March is a long month for teachers and students. There are 31 days and none of them are major holidays. So, how to bring some excitement while moving your students toward the goal of reading and comprehending literature at grade level by the end of the year? Try a little March Madness and have a Battle of the Books. This is fun to do school-wide but you could manage it in a classroom or a grade level as well.
- You’ll need sixteen book titles. Have kids nominate their favorites
and then whittle the list down so you can get a good representation of genre and complexity. At my school I picked them off our Wildcats Read list, fifty books published in the previous year that are our focus as a reading community. Explain that the purpose of our Battle of the Books is to find out which title is the most popular with the students in your class, grade level, or school.
- Create a bracket. You can see an example here, thanks to bracket designer Stacia Bell at Madison Middle School in Seattle. Put eight books on each side of the bracket. Run it off and hand it out. My Battle of the Books was school-wide but since it was the first year and I wasn’t sure what to expect, I didn’t promote it much. About a hundred of our nine hundred students entered.
- Teach kids strategies to fill out the bracket. Some of them will know about the NCAA tournament, so point out that few people have in-depth knowledge about all those teams – at some point they have to guess and that’s okay. It’s also a great chance to do some research. Have as many of the titles on hand as you can so that kids can look them over and predict which one would be the most popular for each pairing on the bracket. I loved seeing six 8th grade boys sitting around a laptop with their brackets and researching online reviews as they made their choices. For the most fun, have students fill out two identical brackets. They turn in one and keep the other in their notebook to track their predictions after each day’s voting.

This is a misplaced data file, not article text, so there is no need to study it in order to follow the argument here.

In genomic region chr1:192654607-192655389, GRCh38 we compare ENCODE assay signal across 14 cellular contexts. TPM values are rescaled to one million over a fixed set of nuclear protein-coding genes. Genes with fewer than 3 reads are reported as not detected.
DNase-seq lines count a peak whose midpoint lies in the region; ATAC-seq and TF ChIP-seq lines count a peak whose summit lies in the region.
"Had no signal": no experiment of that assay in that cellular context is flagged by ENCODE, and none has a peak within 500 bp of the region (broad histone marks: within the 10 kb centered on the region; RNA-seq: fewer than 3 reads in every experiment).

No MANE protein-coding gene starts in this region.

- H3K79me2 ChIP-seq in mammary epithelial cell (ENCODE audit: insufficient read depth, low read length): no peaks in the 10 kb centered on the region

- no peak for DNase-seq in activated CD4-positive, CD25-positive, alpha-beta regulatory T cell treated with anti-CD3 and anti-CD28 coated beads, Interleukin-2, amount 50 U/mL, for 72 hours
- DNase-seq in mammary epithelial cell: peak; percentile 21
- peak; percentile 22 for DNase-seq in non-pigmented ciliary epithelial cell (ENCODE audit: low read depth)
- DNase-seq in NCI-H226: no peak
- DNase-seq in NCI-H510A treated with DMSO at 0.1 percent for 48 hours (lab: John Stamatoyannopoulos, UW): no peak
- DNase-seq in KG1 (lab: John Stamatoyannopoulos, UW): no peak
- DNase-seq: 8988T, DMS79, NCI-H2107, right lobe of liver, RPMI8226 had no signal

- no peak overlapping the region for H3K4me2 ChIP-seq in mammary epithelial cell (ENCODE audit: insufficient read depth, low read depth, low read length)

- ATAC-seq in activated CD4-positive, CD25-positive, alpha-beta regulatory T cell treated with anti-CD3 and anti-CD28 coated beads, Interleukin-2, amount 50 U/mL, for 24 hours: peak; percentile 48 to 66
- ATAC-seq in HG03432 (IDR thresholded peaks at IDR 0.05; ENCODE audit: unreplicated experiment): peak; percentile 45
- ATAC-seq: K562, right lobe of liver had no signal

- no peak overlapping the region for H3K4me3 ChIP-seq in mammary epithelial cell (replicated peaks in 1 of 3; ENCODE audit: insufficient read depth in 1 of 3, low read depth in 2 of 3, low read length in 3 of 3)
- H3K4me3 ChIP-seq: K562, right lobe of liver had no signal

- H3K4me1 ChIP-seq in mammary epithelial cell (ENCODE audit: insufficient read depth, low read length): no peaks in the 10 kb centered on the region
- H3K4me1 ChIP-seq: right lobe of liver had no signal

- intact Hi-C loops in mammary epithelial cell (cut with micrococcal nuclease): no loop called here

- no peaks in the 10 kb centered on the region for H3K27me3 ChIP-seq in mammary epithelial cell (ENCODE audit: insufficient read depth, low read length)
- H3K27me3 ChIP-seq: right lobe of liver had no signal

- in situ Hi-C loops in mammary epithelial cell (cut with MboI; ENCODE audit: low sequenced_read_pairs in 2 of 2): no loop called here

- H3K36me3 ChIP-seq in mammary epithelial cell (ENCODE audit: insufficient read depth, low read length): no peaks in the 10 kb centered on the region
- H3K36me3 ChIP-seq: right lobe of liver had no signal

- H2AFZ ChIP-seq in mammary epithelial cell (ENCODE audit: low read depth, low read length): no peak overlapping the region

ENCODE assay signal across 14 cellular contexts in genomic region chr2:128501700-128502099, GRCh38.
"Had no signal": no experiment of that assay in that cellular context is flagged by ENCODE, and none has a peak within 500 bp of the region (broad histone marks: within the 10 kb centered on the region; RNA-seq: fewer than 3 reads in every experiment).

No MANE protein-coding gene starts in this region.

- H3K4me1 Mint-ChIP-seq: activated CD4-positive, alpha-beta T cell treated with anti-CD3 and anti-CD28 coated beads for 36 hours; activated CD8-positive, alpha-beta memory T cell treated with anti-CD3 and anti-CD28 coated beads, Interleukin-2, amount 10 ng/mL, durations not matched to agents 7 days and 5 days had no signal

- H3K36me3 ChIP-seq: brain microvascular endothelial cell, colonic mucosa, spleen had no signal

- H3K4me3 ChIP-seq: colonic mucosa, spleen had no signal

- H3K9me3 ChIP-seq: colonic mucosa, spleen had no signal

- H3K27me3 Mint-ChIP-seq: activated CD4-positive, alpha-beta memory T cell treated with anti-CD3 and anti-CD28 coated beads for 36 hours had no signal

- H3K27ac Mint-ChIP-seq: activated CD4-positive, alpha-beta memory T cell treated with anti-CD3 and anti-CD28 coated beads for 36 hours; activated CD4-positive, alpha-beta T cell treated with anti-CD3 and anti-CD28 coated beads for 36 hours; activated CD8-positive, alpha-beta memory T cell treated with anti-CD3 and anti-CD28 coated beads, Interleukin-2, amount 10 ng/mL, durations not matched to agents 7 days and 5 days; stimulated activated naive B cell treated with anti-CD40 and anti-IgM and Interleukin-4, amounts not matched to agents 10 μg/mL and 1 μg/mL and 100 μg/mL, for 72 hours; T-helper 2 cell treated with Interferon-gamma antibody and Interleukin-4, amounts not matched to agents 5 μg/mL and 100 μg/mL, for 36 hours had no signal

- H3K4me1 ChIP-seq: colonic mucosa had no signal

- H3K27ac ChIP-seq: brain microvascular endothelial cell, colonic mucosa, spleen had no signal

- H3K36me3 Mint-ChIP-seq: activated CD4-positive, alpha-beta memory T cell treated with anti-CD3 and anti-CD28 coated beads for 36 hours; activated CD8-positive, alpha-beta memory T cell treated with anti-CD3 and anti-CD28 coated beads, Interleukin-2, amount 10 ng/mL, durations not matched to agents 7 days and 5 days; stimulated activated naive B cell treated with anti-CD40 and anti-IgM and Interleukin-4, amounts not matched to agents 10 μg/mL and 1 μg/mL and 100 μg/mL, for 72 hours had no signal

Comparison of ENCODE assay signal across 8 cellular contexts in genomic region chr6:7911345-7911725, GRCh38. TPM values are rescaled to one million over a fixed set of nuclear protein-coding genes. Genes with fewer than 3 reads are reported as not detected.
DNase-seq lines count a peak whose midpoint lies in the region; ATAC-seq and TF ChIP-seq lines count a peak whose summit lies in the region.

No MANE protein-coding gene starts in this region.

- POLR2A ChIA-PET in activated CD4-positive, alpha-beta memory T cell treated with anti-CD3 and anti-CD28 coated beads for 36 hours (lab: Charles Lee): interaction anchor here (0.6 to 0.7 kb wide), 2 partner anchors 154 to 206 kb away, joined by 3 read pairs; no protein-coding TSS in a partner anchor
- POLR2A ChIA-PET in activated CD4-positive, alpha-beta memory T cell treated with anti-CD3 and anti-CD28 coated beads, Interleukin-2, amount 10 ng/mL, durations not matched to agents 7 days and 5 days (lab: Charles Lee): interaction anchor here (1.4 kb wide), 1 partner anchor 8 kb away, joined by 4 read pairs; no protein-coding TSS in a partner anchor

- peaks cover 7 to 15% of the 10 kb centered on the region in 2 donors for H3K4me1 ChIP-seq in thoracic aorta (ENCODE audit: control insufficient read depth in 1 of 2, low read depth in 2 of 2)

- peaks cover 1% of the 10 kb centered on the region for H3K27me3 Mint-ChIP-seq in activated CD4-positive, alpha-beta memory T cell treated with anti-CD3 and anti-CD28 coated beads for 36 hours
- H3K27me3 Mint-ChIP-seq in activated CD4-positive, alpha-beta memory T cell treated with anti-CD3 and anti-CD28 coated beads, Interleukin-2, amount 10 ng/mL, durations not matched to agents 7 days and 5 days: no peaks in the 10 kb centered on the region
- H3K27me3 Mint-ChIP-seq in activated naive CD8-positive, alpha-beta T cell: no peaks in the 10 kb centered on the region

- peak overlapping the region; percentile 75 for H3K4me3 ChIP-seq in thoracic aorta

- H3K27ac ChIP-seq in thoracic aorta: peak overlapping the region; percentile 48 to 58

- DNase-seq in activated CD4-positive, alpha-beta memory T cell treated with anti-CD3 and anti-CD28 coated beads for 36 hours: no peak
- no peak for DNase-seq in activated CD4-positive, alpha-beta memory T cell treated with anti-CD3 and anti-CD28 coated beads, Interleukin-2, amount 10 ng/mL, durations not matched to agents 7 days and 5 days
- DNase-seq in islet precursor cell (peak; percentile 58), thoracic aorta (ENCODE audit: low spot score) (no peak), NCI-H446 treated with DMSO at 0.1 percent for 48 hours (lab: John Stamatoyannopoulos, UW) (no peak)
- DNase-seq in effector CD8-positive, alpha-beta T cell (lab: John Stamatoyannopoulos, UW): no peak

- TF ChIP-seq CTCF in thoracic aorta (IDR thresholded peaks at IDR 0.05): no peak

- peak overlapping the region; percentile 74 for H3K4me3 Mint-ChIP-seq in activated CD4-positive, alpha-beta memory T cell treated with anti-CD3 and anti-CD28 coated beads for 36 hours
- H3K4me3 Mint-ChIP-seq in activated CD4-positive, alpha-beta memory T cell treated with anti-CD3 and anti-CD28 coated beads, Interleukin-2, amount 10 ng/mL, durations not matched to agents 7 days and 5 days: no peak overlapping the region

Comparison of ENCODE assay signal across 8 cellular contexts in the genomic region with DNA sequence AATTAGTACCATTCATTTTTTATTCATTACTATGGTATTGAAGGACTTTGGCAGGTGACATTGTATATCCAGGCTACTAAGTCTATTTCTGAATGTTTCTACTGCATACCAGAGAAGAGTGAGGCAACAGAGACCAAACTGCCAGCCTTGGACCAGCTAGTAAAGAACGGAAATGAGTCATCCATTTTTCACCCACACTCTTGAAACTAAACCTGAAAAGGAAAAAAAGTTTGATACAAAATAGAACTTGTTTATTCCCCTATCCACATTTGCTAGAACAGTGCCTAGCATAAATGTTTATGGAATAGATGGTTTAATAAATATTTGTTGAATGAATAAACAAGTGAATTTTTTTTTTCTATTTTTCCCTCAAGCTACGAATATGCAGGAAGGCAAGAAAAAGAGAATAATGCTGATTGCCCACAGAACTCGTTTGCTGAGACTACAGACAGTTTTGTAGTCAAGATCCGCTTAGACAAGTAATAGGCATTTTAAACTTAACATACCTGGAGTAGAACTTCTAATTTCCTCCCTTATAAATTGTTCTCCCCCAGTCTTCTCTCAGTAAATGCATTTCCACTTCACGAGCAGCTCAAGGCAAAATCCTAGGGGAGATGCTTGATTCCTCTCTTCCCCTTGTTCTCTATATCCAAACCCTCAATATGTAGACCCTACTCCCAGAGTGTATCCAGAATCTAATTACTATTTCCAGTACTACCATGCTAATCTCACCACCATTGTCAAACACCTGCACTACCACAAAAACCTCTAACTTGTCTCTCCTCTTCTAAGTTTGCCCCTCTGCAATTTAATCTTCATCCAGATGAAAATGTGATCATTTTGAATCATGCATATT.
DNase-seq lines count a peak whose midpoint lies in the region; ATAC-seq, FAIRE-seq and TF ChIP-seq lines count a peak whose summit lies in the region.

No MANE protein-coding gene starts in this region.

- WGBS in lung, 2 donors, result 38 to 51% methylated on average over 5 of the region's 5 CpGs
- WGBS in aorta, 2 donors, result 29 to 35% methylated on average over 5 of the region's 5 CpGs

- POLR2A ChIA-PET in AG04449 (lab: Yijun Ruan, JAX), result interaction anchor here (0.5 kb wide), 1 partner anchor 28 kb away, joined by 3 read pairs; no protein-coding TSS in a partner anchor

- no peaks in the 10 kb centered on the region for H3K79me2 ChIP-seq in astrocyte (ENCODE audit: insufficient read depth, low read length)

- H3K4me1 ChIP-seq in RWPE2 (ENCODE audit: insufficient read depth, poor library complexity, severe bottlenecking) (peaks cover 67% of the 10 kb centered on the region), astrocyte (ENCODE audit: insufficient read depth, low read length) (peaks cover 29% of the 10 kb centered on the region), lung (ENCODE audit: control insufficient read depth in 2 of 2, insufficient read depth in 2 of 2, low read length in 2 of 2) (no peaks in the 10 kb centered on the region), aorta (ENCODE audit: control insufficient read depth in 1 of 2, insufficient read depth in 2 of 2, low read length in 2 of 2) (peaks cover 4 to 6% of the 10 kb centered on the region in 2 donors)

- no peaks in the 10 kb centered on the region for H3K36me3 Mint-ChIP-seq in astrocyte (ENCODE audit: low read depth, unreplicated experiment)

- a. After the brackets are turned in, the balloting begins. Create
small ballots with the titles of the books competing that day. Students circle their choice and sign their name to prevent ballot box stuffing, then vote by putting their ballot in an envelope. The next day you announce the winner of the previous day’s vote, hand out the next ballots, and do it again.
- b Since my Battle of the Wildcats Read Books was an all school project, and since I wanted to encourage everyone to vote even if they had not filled out a bracket, I drew one ballot every day from those cast and delivered a homemade chocolate chip cookie to that person during their first period class. “Ballot Cookie” winners and the results of each day’s voting were announced in the Daily Bulletin.
- Make a big deal out of the voting for the final pairing – at my school
it matched Mark of Athena by Rick Riordan with The Testing by Joelle Charboneau. Each round of the Battle has a different point value so there’s plenty of suspense right up to the final ballot. Our top four point winners received lunch from the local drive-in delivered to them in the school lunchroom.
Enjoy seeing kids adding the nominated books to their Books I Want to Read list, talking about the books, arguing about the books, and reading the books. Evaluate what went well and how you could make it even better next year. Looking for a fun way to end the year? Try May Madness for your Battle of the Books.
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